The hot Potch girl who?s got the game
A 15-year-old girl named Sandra Tekane has made history of sorts in North West cricket by being selected for the u-16 squad, writes Kadambari Murali.india Updated: Dec 14, 2006 00:47 IST
THIS YEAR, a 15-year-old girl named Sandra Tekane has made history of sorts in North West cricket by being selected for the u-16 provincial (state) women's cricket squad.
Tekane is black, she is there purely on merit (as opposed to the quota system that is creating tense ripples in South African cricket) and she was introduced to cricket barely a year ago.
Tekane is the first major success of a development programme that encourages young black women from rural areas, the farmlands and informal settlements in the North West province to improve their lives through cricket.
Even listening to Louise Vorster, former president of South African Women's Cricket Association and currently, Director of the Women's Cricket Academy at the Potchefstroom-based North West Cricket Union, is fascinating. "You have to understand that where these young women come from, they have nothing," says Vorster. "They have nothing, not even opportunity. Cricket gives them a chance to better their lives. It gives them a sense of belonging to a group, of identifying with it, brings discipline and confidence and instills a self-esteem and self-belief. Most importantly, it gives them hope of a better future."
Last year, after the Women's World Cup, in May, 2005, the North West Cricket started an outreach programme in conjunction with the local government to help out black girls u-15. First, they spent time identifying 12 schools in the interiors and then, picked 30 kids from each school to teach them cricket, based on likely aptitude and interest levels.
They also identified a teacher from each school and took them away for a weekend to update them on basic coaching methodology.
"This process took two months," says Vorster, who was the only white face involved in the whole process. The programme is very important given the backdrop that otherwise, many of these children will have no access to a better life.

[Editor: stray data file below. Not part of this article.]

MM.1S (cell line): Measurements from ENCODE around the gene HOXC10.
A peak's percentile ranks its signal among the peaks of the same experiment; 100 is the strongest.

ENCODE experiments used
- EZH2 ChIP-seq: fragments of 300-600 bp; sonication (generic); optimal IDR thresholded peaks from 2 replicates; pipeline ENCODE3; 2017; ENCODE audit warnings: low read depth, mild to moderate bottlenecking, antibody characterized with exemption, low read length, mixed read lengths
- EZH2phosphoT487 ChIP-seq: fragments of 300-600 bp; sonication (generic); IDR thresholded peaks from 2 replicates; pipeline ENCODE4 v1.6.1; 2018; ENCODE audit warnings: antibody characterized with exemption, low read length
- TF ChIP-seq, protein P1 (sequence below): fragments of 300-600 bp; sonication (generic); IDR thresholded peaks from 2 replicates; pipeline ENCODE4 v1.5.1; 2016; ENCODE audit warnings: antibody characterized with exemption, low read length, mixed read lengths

Playing sport also will keep them away from very common problems here like early marriages and teenage pregnancies, among other worse horrors.
Earlier this year, Potchefstroom hosted a rural tournament over four days, culminating on their Women's Day, August 9, for 156 of these girls, divided into 12 teams.
Tekane incidentally, was player of the tournament here. Over these four days, while six teams would battle it out in 25-over games, players from the other six teams would interact with six girls (four black and two white) from the NWC Academy. They would talk about cricket, life and opportunity, even while learning more about the game's skills.
In fact, the story of the girls from the academy (state players included) is intriguing. Their passion for the game is so great that NWC has bought a couple of combis (big vans) to fetch them daily from the black township of Ikageng outside Potch for training and nets.
"It is wonderful to watch them all, black and white," says Vorster, a former player herself, who represented women's cricket on South African cricket's transformation committee for three years when the apartheid regime ended. "Apartheid, you know, is a swear word, " she says. "It caused such terrible problems and we have to right those wrongs and give opportunity as much as possible."
Cricket, incidentally, in South Africa, is not football, beloved of the masses. It has largely been the game of the whites or the socio-economically privileged. In many rural areas, it is unheard of. So reaching out will not be easy.
But as we drove out of Potch towards Jo’burg, we passed a huge field dotted with used and new tires. Behind them, a few young boys and wonderfully, a very young girl, were playing what looked like some sort of cricket, with what seemed a makeshift bat and ball.
It was a lovely final memory of Potch and an attempt to forge a spirit.